Gladin: On politics, common ground hard to find
Sometimes failure can be enlightening. In the week following the presidential election I planned to interview two Republican friends and ask them questions that I thought would prove a theory I held — that behind our outward differences lay significant agreements that could heal the hurts of an election year and move us towards some real solutions for what ails us.
Both of the people I intended to talk to are intelligent and compassionate human beings. I have known them for a long time. I knew we would agree on broad goals like “world peace,” or “an end to hunger,” but I truly assumed that we would find common ground amidst the details of hot-button election topics, both social and fiscal.
I couldn’t have been more wrong. The failure of the first interview was so staggering that I couldn’t muster the gumption to interview my second Republican friend. It has taken me nearly a month to think through that conversation and write something about it.
I was determined to listen and not to argue — and I mostly succeeded. I wanted my questions to clarify and enlighten rather than confront. I didn’t want to fact-check or double-down on numbers. I just wanted to try to understand.
But I didn’t. And I couldn’t. It was almost as if my friend and I were speaking different languages or that we occupied parallel worlds in which things looked the same but were very different once you scratched the surface. We had different rule books. Our maps didn’t match.
We did agree on those biggies like peace and hunger, but we couldn’t agree much further on how to get from here to there. Instead of uncovering commonalities, I excavated gaping differences – entire chasms that I never knew were there.
Some of these differences were disturbing to me. This kind, intelligent man expressed opinions that I had, until now, associated with people who were rich, arrogant, and greedy; politicians who waged war against women and were uncaring about how their powerful lifestyles and self-serving legislations impacted other people, especially those most vulnerable. But the friend sitting on the porch beside me is none of these things.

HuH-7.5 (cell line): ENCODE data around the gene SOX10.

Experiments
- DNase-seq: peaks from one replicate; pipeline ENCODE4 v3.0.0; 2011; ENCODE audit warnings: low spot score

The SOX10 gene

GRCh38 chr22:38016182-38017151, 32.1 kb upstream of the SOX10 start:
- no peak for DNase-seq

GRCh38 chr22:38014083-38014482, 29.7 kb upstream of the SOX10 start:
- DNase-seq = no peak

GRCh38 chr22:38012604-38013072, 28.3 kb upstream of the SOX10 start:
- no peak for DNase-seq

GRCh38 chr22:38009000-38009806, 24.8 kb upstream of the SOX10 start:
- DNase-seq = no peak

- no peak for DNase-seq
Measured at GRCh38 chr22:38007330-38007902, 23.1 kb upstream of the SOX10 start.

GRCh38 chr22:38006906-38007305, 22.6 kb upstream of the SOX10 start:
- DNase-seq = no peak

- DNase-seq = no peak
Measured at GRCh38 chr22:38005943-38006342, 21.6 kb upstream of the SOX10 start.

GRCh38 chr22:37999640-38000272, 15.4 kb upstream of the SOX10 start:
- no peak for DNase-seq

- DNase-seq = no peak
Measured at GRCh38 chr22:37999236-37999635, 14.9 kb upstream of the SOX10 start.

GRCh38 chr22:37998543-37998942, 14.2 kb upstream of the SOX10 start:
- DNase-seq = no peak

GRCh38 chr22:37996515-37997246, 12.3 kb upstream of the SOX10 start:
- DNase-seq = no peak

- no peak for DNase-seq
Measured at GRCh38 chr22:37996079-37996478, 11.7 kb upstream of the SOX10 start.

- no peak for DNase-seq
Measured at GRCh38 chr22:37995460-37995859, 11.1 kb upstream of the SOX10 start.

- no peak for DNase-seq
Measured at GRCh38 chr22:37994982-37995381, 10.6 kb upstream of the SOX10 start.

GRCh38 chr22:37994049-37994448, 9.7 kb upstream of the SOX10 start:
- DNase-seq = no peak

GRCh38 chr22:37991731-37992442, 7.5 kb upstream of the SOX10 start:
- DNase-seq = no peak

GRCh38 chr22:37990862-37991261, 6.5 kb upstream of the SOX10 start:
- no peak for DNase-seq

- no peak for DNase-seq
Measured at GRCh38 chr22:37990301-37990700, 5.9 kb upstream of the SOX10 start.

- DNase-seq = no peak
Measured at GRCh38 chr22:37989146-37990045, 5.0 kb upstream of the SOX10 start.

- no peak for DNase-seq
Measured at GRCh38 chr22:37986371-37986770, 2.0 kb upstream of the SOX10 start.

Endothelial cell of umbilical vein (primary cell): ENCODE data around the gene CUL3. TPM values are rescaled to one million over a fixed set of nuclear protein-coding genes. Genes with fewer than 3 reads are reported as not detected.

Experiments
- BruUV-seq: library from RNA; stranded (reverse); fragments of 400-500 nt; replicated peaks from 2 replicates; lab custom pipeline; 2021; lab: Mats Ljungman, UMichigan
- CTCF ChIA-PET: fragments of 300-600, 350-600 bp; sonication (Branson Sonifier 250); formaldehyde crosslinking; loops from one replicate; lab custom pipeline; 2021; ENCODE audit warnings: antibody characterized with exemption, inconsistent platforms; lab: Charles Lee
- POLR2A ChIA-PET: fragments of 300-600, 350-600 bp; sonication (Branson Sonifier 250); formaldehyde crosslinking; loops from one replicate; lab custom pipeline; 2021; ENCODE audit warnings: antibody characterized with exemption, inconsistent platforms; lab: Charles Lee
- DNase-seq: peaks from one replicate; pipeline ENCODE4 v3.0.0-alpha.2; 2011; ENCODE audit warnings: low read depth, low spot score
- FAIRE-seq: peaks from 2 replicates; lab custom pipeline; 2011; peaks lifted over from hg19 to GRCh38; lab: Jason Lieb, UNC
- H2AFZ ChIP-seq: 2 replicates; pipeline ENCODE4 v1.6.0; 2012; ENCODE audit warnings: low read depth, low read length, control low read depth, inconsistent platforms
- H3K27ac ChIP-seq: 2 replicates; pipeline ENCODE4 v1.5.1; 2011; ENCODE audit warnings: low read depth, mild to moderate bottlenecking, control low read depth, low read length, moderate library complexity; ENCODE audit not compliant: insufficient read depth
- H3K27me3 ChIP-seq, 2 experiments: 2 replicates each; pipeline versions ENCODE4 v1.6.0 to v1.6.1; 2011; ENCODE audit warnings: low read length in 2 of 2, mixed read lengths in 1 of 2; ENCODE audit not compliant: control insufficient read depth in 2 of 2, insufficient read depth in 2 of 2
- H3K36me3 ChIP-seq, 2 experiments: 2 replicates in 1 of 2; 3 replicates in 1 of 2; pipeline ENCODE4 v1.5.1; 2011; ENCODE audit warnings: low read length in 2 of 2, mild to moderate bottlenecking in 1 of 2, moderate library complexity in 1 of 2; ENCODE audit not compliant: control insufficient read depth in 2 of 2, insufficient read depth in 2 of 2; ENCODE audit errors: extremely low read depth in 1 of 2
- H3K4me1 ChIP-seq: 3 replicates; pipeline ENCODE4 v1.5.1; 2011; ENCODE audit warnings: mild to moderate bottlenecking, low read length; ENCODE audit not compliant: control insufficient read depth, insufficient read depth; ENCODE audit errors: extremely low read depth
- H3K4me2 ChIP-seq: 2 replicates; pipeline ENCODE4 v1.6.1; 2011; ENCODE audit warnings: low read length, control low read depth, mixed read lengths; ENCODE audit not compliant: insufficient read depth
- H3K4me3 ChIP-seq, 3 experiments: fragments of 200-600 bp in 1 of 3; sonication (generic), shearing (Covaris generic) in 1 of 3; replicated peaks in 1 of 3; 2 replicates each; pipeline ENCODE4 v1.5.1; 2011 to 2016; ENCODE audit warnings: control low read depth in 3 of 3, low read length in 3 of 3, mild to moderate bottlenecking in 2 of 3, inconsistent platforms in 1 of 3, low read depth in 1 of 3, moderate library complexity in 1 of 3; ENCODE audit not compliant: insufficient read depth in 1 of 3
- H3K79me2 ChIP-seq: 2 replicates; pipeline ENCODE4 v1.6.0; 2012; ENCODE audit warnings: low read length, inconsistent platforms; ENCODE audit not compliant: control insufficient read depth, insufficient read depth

He is, however, of high morals and strong character, and he expects as much of others. So I was surprised that the facts of his candidate’s tax secrecy didn’t particularly bother him. “We should all pay less in taxes,” is what he said.
In the teaching that I do at work we talk a lot about world views, or paradigms. One author calls them “framing stories.” They’re the stories that tell us who we are and why things are. They’re the stories that we wear like a pair of glasses, and they literally determine what we see out there in this big world. I was surprised to discover what different lenses my friend and I looked through to discover our own reality.
In these weeks since we talked I’ve realized a gift from our conversation -- that I can no longer see political candidates as cardboard people, so narrow and shallow as I’d perceived them in the past. I can no longer assume their motives, because what is behind my friend’s opinions is very different than that what I’d presumed drove those on the national scene. I will be a little more able to see those on the political stage as real human beings instead of caricatures, and that is just one small but important step towards being able to work together in the future.
My friend’s mailman is a Democrat with a capital “L,” like me. The two of them discuss politics and everything else, and they well know the dissimilar opinions that exist between them. On the Wednesday after the election my friend’s mail came with a handwritten note that said, “You’re still my buddy.” After pondering all of this I can say that, too. “You’re still my buddy.” But that never was a question; it was a presumption. It was the very basis for having this important conversation, and is the only reason to carry on.
Susan Gladin is a freelance writer, United Methodist minister, and curriculum coordinator at the Johnson Intern Program in Chapel Hill. She tends horses and a home business on the farm she shares with her husband. Their two grown daughters live nearby. You may email her at firstname.lastname@example.org or write c/o The Chapel Hill Herald, 2828 Pickett Road, Durham, NC 27705.